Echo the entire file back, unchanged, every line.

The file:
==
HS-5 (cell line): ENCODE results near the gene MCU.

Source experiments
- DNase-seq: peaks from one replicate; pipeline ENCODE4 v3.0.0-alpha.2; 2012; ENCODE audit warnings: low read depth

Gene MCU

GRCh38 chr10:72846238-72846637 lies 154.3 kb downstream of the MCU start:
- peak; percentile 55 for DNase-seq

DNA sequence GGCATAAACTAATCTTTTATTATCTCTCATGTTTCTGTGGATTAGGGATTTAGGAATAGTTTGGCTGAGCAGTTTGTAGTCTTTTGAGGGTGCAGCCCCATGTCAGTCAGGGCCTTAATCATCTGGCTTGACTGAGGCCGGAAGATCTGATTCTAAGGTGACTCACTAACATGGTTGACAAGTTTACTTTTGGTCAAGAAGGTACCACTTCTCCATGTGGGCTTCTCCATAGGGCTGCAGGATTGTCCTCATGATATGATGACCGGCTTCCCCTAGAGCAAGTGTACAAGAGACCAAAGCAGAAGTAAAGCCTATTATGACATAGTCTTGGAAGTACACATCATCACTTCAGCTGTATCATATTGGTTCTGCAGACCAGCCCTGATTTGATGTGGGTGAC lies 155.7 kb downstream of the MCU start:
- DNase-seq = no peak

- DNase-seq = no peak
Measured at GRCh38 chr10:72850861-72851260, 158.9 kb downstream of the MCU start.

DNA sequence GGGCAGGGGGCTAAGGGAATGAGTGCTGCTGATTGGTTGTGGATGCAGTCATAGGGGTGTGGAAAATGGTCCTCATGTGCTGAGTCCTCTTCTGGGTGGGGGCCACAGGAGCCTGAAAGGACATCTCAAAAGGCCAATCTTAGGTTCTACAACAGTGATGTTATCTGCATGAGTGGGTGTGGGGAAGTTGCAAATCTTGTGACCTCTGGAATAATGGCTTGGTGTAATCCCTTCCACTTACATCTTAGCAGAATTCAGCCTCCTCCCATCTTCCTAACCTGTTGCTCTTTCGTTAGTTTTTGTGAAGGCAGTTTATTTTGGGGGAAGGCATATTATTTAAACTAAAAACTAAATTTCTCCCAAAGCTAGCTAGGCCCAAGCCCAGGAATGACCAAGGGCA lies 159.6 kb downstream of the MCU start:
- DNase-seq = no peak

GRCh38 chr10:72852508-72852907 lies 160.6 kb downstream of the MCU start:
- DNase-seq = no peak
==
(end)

HS-5 (cell line): ENCODE results near the gene MCU.

Source experiments
- DNase-seq: peaks from one replicate; pipeline ENCODE4 v3.0.0-alpha.2; 2012; ENCODE audit warnings: low read depth

Gene MCU

GRCh38 chr10:72846238-72846637 lies 154.3 kb downstream of the MCU start:
- peak; percentile 55 for DNase-seq

DNA sequence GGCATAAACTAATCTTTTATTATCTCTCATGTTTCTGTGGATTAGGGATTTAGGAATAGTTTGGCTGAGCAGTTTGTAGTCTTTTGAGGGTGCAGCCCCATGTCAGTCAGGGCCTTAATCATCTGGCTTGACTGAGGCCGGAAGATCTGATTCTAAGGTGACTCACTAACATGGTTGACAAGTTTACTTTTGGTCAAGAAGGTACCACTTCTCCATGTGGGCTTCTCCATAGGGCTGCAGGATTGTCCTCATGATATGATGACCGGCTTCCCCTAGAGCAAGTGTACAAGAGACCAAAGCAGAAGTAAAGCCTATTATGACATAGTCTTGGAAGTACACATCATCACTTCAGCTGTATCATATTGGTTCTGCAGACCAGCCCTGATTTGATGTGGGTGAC lies 155.7 kb downstream of the MCU start:
- DNase-seq = no peak

- DNase-seq = no peak
Measured at GRCh38 chr10:72850861-72851260, 158.9 kb downstream of the MCU start.

DNA sequence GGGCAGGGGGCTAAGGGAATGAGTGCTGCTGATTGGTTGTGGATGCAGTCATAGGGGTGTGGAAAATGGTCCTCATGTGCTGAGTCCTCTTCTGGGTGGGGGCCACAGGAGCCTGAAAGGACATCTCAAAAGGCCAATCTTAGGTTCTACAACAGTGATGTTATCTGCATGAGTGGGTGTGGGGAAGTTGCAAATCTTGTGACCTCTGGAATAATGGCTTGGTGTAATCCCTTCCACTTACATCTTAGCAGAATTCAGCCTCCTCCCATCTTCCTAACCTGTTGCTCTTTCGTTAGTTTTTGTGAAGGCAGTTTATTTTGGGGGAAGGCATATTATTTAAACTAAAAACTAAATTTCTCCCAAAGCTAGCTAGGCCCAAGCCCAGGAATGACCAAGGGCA lies 159.6 kb downstream of the MCU start:
- DNase-seq = no peak

GRCh38 chr10:72852508-72852907 lies 160.6 kb downstream of the MCU start:
- DNase-seq = no peak